Monday March 9
John Nash and the Transformation of London
This is one of the cities profiled by Bacon, highlighting the transformation of three great world cities into the places we all know today. Bacon takes us through the major physical changes of London brought about by the vision of John Nash in the early 1800s. From public buildings to spaces and streets, few cities today could undergo such radical change. Bacon applies fundamentals of design and space, profiled in his 1967 book “Designing Cities”, to help explain concepts which we may not realize as we walk these same streets.
Rome under Pope Sixtus
While the Pope recently retired, none had the impact on what Rome is today like Pope Sixtus V. As Bacon walks from the hills to the centre city, he applies theory, design and drawings to highlight how this once great city fell into massive decline, to be reborn again through the vision of one man, into the vibrant streets we can walk today. The intent and design of the transformation of the city becomes clear as Bacon explains all, using historic drawings to show how perspective, building form and nodes are carefully planned to connect what had become unconnected parts of a large city.
Baron Haussmann and Paris
Paris underwent 1800s urban renewal, resulting in the city so loved today. Perhaps the most interesting of the three cities series, Bacon shocks all as he walks from the Louvre to the Champs Elyse on a warm summer afternoon, never missing a beat as he describes the transformation from a vision of one person, and the will to bring about change to an intense urban area. None of the urban regeneration projects, on the scale applied to the three cities profiled, could ever happen today. Yet similar scale efforts of the 1960s certainly resulted in nothing anyone thinks was a positive change, from Robert Moses to the public housing reflected in Pruitt-Igoe in St. Louis or Cabrini Green in Chicago.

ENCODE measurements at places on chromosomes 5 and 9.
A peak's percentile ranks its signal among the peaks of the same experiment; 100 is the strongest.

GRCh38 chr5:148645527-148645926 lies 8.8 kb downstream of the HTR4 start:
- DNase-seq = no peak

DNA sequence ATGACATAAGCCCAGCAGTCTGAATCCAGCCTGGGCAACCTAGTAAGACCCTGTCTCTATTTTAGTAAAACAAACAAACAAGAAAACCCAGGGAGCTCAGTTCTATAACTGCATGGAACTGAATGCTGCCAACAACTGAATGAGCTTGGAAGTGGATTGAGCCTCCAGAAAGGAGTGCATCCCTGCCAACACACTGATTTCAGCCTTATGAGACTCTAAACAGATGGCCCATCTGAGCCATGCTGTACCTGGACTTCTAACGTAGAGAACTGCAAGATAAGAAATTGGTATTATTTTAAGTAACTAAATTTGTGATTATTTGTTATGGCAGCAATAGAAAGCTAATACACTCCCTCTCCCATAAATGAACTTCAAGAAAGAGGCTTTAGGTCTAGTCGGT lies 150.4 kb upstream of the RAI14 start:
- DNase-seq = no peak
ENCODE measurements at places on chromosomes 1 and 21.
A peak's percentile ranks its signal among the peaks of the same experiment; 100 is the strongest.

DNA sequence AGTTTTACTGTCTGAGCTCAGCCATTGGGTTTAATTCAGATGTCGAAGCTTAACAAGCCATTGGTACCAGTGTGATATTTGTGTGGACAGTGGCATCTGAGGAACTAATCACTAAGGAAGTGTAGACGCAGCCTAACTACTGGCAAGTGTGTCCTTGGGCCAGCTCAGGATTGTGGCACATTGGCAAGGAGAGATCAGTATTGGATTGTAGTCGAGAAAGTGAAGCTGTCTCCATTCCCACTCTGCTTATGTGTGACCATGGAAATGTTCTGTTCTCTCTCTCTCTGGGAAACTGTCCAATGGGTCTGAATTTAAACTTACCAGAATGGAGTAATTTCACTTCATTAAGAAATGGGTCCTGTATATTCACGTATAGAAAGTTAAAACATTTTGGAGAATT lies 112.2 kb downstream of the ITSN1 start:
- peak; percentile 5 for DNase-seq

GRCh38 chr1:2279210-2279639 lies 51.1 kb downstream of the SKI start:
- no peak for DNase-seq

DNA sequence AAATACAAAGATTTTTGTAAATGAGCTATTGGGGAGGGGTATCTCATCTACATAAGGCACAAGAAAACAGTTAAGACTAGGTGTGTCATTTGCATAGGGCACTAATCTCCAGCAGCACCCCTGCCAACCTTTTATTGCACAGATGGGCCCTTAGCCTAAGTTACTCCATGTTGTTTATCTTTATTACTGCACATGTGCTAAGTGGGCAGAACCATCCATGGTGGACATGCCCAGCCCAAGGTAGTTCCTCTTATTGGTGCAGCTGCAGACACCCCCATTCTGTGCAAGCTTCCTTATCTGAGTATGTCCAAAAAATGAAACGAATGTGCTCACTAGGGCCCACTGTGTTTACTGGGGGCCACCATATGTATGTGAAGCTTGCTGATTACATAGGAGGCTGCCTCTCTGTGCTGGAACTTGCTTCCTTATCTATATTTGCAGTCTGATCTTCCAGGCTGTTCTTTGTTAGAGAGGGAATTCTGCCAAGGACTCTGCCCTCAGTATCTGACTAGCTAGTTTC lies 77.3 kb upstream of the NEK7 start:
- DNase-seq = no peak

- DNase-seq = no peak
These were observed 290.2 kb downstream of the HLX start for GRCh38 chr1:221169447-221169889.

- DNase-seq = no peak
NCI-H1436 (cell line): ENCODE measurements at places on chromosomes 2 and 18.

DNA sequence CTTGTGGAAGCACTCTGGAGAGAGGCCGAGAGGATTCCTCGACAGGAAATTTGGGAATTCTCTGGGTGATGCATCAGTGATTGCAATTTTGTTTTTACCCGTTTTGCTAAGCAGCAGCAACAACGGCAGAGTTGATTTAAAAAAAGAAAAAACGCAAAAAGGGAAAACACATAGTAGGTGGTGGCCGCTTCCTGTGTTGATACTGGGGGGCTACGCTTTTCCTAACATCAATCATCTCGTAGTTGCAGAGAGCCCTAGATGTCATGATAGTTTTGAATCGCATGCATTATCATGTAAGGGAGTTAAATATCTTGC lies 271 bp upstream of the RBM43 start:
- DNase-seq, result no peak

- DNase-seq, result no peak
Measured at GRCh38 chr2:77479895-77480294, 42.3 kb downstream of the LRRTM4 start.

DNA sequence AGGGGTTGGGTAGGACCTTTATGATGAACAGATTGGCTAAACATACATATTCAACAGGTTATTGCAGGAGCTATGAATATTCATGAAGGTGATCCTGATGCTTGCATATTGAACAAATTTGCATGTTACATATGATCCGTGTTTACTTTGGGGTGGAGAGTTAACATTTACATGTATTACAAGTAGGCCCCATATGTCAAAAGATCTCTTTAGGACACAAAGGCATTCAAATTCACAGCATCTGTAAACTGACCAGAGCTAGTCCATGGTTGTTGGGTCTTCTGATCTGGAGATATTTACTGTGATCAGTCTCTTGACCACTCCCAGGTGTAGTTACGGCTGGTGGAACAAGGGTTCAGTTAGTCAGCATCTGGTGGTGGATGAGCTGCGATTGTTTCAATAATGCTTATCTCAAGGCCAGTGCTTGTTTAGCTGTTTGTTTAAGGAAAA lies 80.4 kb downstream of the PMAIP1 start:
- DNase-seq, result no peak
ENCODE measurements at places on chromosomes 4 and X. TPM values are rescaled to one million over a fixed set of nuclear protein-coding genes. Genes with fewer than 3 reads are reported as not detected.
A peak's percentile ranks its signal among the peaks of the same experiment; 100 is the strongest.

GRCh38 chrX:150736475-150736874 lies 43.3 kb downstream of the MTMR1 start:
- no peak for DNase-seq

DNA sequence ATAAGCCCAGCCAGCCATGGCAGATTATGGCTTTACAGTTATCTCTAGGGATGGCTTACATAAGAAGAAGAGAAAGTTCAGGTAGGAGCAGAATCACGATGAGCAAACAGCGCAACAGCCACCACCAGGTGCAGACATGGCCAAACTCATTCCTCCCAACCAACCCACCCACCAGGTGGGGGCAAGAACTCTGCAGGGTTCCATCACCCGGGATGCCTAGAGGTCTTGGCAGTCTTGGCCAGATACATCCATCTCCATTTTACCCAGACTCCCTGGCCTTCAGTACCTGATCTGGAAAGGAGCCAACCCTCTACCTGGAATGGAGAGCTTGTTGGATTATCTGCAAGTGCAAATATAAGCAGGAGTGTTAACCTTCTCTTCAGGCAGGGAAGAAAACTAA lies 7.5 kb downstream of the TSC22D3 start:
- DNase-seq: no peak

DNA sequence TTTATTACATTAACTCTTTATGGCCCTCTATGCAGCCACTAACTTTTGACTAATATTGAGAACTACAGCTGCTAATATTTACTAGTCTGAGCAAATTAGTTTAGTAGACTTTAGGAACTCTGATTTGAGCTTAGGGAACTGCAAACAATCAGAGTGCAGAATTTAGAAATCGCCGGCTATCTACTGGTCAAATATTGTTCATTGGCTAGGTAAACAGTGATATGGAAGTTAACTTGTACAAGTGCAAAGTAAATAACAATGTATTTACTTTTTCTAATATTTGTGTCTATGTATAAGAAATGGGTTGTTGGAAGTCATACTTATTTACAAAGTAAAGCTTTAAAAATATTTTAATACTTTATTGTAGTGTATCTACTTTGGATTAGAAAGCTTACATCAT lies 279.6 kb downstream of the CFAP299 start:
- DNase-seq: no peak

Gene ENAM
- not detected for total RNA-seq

Tuesday March 10
As a bonus film we include Radiant City! In this documentary, director Gary Burns explores the advent of post-World War II suburbia to its present state. As professors and writers offer commentary on the effects of the suburban landscape on society, the film follows the exploits of the Moss family as they join in the urban sprawl. Despite long work commutes, dependence on cars, artificial environments, and isolation, suburban living has become the norm for most families in North America.
Wednesday March 11
City of the Future
This is the concluding film of the Urban Land Institute series of Bacon films. Again, remember this is 1982, as it starts off with Edmund working with young students designing their city of the future. There are some fascinating references to things we hold close today. Environmentalism, the end of oil, sprawl, cities designed for cars not people. There is even an interview with an investment banker about cities providing for themselves by working with nature. Could this be the first reference to “biomimicry”? And the film clips from the 1930’s film Metropolis are really gloomy. Were Mr. Bacon’s predictions right?
As an added bonus feature! While not a Bacon film, Contested Streets is a real ‘thinker’ about how streets in NYC changed over time and how the City can learn from other great cities around the world. In fact, NYC has implemented changes since this film was made that are transforming roads into people corridors. There are some real radicals in this film, one guy in particular had nothing to do with anything but made the film. Oh well, it is great fun and lays some interesting ground work we can see changing the NYC landscape today and who knows, we think this could happen elsewhere?
Get tickets (free) here.